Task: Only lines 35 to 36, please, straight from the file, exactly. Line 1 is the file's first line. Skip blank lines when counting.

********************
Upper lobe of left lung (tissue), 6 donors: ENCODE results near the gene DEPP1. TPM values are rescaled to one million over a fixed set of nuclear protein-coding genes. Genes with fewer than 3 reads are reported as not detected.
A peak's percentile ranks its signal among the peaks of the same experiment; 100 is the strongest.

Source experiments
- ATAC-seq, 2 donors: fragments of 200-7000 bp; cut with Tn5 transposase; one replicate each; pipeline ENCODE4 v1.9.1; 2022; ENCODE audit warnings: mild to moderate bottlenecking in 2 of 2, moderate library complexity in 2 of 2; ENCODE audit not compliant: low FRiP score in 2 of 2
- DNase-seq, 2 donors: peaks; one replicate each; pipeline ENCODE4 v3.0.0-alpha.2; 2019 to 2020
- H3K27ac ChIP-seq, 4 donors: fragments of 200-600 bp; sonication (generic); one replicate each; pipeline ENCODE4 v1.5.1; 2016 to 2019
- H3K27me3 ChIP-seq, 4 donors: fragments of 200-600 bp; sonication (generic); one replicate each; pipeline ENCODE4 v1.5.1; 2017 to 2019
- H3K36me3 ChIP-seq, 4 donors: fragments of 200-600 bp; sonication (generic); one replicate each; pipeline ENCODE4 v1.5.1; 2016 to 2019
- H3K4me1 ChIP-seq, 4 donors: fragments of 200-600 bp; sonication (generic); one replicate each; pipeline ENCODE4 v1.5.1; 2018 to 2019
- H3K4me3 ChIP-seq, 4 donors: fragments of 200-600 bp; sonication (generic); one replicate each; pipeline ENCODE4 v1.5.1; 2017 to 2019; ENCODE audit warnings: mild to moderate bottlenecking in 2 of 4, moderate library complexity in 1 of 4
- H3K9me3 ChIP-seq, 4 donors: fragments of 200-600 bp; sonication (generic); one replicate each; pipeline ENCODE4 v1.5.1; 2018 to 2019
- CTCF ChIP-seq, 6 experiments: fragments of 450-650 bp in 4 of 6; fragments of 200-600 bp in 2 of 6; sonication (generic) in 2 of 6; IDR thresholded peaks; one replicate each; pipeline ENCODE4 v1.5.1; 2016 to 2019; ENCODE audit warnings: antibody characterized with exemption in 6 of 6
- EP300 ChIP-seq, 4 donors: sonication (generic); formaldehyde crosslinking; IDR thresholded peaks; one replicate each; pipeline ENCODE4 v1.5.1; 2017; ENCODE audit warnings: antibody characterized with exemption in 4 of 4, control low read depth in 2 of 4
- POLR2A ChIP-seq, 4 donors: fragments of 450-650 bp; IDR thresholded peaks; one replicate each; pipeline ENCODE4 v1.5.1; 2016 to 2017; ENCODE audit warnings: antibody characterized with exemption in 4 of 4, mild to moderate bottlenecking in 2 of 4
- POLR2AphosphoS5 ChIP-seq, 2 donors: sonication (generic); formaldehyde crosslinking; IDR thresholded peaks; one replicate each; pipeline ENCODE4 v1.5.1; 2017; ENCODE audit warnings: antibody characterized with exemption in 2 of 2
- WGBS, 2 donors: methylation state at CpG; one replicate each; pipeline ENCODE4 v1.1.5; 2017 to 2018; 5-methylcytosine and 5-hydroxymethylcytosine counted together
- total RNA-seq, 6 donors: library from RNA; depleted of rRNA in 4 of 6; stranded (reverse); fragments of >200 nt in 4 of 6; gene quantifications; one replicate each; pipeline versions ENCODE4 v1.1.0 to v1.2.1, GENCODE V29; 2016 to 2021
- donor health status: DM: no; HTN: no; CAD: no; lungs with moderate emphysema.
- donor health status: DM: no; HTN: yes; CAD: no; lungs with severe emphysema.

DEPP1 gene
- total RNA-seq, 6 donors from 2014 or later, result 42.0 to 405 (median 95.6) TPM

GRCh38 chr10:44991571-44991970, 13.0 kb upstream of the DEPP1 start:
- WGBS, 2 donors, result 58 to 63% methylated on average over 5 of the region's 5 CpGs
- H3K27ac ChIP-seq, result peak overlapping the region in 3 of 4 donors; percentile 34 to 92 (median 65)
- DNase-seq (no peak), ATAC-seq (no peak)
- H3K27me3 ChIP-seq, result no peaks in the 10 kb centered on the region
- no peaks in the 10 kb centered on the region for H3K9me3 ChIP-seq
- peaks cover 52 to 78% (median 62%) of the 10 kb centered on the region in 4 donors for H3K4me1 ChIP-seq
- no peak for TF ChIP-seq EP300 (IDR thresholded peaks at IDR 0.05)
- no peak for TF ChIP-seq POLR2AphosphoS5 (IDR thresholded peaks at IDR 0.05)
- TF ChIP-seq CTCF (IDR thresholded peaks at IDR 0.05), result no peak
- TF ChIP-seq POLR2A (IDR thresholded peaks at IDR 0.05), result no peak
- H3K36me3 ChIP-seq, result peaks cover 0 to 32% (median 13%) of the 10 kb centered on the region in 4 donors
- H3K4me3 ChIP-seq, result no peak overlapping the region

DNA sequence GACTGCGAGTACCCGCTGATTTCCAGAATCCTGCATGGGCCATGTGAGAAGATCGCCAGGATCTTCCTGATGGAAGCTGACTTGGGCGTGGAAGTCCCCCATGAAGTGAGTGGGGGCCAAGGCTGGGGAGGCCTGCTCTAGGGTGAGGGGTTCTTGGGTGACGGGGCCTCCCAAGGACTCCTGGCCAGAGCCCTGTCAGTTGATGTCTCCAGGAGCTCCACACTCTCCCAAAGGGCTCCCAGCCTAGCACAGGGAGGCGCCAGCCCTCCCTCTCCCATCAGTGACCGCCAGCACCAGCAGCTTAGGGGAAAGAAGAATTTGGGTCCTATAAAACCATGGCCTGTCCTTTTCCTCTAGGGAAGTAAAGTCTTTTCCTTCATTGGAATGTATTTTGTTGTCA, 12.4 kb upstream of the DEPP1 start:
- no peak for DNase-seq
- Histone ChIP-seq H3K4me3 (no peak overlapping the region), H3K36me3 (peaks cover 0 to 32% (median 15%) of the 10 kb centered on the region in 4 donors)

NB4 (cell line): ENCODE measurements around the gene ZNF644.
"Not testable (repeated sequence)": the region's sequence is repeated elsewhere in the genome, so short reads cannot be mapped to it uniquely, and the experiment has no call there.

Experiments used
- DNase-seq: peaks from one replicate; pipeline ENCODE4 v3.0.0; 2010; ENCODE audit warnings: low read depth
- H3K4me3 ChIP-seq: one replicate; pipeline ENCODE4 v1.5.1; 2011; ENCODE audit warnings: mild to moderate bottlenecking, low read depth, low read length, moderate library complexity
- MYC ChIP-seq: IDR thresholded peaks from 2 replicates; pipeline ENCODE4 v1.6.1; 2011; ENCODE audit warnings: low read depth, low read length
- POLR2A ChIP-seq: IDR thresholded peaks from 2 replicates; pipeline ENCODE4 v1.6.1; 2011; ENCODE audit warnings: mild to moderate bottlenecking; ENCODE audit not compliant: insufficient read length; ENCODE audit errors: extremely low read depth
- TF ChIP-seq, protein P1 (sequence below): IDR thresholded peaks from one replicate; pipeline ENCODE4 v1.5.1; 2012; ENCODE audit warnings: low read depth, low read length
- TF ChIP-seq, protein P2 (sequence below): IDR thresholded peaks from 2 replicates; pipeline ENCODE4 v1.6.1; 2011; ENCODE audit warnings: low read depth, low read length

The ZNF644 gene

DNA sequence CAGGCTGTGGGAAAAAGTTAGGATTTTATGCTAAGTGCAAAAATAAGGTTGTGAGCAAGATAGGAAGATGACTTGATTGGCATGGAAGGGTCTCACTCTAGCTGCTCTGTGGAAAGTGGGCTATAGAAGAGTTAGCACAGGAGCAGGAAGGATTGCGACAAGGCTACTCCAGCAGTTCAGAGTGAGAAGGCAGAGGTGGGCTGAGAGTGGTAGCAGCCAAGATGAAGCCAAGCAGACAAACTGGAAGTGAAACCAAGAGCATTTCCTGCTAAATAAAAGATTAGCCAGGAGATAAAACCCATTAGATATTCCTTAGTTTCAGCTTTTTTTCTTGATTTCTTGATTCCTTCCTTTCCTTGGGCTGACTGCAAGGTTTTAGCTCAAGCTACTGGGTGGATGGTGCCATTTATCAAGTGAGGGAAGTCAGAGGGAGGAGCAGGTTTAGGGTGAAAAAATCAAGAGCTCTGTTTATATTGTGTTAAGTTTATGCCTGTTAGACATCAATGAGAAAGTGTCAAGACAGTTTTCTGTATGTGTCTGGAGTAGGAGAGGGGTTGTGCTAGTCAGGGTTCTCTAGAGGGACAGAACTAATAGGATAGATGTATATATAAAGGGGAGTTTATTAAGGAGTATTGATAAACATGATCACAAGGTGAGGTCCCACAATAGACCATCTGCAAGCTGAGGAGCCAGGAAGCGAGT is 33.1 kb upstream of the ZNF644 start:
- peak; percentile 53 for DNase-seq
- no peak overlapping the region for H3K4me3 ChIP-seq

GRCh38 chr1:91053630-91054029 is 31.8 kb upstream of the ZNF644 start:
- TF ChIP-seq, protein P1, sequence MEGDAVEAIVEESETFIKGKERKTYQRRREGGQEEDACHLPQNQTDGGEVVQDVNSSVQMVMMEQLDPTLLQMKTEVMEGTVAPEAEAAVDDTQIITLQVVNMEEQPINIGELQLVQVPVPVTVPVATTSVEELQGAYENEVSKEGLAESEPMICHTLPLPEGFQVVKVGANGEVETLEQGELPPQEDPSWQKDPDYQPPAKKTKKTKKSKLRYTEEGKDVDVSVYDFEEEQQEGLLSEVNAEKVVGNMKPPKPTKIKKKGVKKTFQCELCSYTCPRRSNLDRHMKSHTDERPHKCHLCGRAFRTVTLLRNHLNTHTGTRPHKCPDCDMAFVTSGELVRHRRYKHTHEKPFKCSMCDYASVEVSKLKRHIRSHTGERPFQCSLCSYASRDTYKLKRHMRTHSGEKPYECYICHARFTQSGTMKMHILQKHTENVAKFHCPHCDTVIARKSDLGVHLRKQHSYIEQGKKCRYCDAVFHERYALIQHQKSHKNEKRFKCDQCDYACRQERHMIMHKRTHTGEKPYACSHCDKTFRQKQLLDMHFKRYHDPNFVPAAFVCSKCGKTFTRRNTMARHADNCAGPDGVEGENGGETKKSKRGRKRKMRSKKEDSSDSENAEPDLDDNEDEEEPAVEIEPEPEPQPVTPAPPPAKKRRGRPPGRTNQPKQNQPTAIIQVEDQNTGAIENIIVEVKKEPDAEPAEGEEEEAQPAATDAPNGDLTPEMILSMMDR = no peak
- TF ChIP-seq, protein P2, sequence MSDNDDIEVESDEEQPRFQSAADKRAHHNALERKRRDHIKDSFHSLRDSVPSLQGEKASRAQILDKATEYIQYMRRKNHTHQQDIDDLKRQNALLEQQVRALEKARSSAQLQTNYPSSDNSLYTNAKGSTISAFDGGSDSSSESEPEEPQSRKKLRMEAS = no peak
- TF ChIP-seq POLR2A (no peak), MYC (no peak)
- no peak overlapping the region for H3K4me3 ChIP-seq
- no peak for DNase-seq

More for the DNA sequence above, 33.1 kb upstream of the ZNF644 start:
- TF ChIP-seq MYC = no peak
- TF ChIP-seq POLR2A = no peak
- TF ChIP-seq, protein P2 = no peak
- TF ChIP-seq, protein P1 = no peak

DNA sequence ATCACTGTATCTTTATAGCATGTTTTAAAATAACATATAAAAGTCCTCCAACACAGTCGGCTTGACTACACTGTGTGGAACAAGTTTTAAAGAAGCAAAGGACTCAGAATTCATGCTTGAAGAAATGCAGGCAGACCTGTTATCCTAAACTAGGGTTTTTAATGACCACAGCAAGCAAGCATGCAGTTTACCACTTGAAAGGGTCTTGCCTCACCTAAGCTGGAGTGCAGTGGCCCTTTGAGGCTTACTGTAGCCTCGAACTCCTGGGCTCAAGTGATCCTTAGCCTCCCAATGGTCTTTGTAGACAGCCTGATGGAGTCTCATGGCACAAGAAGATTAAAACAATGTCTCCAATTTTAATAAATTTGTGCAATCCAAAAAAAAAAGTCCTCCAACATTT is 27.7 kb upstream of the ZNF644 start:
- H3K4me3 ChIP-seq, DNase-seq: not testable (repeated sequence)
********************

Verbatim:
DNA sequence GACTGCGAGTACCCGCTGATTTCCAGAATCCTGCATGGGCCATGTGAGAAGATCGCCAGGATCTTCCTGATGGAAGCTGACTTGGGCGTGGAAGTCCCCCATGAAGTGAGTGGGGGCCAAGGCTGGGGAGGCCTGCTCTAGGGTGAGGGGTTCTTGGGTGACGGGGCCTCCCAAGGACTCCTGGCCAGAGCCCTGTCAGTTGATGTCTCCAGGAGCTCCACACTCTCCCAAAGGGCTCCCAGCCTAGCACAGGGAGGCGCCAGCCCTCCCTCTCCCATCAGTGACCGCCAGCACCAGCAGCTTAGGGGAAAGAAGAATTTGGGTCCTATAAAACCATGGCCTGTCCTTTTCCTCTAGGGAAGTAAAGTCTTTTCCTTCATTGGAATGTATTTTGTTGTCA, 12.4 kb upstream of the DEPP1 start:
- no peak for DNase-seq